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Japanese gangsters. Yakuza, who trace their roots back to ronin (masterless samurai), often adopt samurai-like rituals and identify themselves with elaborate body tattoos. They traditionally engage in such organized-crime pursuits as extortion, blackmail, smuggling, prostitution, drugs, and gambling, and they control many restaurants, bars, trucking companies, and taxi fleets in Japanese cities. In the 1980s they also became involved in land speculation, fueling the bubble economy that burst by the end of the decade. From a high of more than 180,000 in the early 1960s, their membership has dropped to less than half that number. They are organized into some 2,000 gangs, most affiliated under the umbrella of one of a dozen or fewer conglomerate gangs. Yakuza gangs are rigidly hierarchical and follow strict codes of behaviour.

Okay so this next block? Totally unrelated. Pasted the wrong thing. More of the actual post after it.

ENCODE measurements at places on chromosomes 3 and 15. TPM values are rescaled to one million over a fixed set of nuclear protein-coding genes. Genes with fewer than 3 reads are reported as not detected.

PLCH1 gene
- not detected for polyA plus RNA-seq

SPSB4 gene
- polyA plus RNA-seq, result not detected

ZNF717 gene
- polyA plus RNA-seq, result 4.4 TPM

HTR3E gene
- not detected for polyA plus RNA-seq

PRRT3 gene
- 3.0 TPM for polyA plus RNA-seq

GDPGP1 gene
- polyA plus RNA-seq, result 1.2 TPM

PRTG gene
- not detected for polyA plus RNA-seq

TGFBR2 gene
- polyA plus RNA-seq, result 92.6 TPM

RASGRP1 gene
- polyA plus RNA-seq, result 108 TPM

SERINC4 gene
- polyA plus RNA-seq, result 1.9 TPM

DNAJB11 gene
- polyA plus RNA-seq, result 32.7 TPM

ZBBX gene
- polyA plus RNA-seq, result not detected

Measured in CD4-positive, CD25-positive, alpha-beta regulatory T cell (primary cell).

This entry comes from Encyclopædia Britannica Concise. For the full entry on yakuza, visit Britannica.com.